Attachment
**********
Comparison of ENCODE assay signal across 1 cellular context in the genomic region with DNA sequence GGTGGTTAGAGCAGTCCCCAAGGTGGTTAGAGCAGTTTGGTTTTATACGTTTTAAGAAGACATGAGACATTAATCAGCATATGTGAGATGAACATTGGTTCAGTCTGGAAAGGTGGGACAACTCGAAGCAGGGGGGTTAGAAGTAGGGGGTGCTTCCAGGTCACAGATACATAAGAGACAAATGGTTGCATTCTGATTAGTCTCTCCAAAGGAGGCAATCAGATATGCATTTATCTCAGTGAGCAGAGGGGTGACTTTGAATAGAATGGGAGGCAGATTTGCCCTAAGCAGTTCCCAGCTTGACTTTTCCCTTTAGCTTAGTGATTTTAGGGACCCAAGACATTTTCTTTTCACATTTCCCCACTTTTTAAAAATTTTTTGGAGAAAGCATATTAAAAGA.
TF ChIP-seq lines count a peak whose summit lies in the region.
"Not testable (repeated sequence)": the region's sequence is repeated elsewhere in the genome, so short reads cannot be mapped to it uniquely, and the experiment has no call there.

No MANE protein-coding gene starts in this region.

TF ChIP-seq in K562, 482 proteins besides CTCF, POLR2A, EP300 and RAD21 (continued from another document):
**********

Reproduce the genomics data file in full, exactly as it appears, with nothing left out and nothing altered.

Comparison of ENCODE assay signal across 1 cellular context in the genomic region with DNA sequence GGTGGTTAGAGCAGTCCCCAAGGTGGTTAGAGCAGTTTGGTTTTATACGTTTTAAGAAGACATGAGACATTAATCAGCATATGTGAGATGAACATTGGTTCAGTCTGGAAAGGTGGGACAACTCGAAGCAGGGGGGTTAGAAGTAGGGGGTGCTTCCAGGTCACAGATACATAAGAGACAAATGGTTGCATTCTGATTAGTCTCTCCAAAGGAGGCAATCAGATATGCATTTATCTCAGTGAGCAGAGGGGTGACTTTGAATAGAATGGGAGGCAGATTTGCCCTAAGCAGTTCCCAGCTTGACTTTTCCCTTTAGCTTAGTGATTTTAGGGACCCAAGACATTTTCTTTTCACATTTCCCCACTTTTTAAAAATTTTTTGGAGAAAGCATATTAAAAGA.
TF ChIP-seq lines count a peak whose summit lies in the region.
"Not testable (repeated sequence)": the region's sequence is repeated elsewhere in the genome, so short reads cannot be mapped to it uniquely, and the experiment has no call there.

No MANE protein-coding gene starts in this region.

TF ChIP-seq in K562, 482 proteins besides CTCF, POLR2A, EP300 and RAD21 (continued from another document):